Building a House and Digging for Water

Blog Author - Sherry Noyes
Sherry Noyes

When you build a house from the ground up, drilling a well for your water supply is one of the first—and most important—tasks your general contractor will undertake. With a commodity as essential as water, it’s a good idea to have a basic understanding about how that process will unfold.

close up of water filling a wooden bucket in a green field

For many thousands of years, people have acquired water in time-proven ways. They have pulled it out of streams, rivers, and lakes. They have captured rainwater in large cisterns. Or they have dug holes in the ground and waited for water to bubble up to the surface.

All those options are still around today. Indeed, rainwater cisterns have made something of a comeback. Increasing numbers of homeowners supplement their water supply by harvesting the precious commodity as it falls from the sky.

The most likely bet for your property, however, is to drill an artesian well. The word artesian stems from the Middle Ages and the Roman city of Artesium (now Artois, France), which was famous for its wells. For our purposes, though, artesian refers to a well that is drilled hundreds of feet below the surface of the earth.

Here’s what you can expect to happen.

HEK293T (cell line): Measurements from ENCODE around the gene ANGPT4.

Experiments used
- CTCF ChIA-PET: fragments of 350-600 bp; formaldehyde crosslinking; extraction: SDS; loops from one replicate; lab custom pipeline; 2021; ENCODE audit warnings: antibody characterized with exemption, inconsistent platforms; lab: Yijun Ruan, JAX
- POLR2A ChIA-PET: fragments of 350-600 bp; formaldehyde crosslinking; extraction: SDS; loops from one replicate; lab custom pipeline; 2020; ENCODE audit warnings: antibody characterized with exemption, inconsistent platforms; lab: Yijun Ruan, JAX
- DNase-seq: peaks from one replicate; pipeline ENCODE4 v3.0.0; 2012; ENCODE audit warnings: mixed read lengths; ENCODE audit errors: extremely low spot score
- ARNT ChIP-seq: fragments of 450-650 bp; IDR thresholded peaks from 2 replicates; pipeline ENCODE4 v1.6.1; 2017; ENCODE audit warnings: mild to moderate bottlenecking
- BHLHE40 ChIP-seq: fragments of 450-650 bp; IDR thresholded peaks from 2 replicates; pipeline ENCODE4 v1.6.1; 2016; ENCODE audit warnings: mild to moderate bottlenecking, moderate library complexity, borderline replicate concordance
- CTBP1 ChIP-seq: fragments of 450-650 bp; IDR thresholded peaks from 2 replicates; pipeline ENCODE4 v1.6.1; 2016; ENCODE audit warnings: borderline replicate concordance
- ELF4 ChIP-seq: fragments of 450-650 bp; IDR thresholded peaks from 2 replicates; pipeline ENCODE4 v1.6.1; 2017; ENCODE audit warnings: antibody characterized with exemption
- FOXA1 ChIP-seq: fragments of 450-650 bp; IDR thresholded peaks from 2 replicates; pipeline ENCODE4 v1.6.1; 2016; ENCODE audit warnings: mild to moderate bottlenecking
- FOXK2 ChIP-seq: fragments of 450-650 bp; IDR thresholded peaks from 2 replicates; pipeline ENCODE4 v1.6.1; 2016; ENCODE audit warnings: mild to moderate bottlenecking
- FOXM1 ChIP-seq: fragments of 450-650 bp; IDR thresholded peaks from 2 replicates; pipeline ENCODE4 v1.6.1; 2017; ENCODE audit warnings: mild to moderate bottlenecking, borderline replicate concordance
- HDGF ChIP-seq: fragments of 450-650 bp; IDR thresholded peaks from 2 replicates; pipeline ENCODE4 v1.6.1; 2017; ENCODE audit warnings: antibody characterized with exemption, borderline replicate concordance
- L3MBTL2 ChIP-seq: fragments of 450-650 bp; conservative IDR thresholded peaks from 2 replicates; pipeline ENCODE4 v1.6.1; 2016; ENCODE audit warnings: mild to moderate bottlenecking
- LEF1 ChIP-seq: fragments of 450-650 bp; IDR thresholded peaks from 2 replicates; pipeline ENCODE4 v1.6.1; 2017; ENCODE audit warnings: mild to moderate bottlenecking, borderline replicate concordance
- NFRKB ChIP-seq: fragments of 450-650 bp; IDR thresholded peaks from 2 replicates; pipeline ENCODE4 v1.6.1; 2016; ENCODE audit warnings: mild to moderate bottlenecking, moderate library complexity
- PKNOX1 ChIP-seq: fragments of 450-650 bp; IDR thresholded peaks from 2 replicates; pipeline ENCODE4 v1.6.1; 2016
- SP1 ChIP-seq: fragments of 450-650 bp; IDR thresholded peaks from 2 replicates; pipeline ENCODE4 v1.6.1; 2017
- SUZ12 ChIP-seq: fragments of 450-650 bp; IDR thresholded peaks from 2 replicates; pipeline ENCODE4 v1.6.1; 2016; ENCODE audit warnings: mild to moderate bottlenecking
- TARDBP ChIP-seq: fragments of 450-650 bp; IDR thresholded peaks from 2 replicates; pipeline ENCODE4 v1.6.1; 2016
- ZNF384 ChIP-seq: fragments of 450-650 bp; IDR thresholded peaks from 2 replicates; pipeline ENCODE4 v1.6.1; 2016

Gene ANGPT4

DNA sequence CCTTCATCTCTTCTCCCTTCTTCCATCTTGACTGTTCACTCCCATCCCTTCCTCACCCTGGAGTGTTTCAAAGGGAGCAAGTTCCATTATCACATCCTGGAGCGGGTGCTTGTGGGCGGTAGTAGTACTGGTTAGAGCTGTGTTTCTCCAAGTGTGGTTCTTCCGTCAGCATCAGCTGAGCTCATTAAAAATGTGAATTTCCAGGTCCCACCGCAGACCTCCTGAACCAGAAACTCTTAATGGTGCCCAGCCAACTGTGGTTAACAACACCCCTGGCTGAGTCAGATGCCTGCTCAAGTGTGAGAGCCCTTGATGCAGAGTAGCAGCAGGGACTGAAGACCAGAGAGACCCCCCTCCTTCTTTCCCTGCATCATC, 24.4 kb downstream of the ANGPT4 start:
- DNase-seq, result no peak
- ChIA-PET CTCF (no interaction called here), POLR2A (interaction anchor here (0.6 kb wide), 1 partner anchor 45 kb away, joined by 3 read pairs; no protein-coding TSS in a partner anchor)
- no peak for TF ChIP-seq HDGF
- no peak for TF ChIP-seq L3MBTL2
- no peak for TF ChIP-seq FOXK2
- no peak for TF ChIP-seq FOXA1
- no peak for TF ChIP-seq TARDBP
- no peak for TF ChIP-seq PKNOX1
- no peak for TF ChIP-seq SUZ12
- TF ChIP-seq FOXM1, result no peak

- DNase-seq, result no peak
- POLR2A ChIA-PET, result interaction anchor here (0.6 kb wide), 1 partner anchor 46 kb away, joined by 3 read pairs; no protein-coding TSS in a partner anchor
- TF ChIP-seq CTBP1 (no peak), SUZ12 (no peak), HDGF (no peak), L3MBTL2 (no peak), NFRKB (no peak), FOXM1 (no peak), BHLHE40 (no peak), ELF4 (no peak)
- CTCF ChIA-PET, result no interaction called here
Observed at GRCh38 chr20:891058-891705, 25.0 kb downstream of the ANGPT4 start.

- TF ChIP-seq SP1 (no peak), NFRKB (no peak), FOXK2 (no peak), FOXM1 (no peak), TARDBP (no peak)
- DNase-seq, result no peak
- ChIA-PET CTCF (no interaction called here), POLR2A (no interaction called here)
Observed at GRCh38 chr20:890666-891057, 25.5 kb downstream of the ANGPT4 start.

• Working with your general contractor, an artesian well expert will walk your site and determine the best place to drill for water. That decision will be based on a combination of factors, including the subcontractor’s knowledge of the area, other existing wells, and geological surveys. They also must take into consideration the lay of the land. Wells cannot be drilled on a steep slope, for example. And they’ll be looking ahead to where a septic system will go and, of course, where the house itself will be.
  • Depending on the location of the proposed well site, heavily wooded areas will have to be cleared, at least enough to provide access for the drilling equipment.
  • Most wells are drilled to a depth of at least 50 to 100 feet and may even extend to a depth of 500 feet. Drilling costs are generally calculated as a dollar figure per foot, so your hope is that an aquifer, or vein of water, is found relatively sooner rather than later. Bear in mind, however, that, for safety reasons, a water source cannot be too close to the surface.
  • Assuming water is found, the well company will calculate how many gallons of water per minute (gpm) the well can produce. According to the New Hampshire Water Well Association, a flow rate of 4 gpm for a period of four hours is considered an optimal water capacity supply for domestic use.

A good well makes for health and peace of mind for the life of your house. Be sure to start out with a solid foundation! For more information on other important aspects of building a house, check out our blog on the difference between house plans and house specifications—they're not the same thing!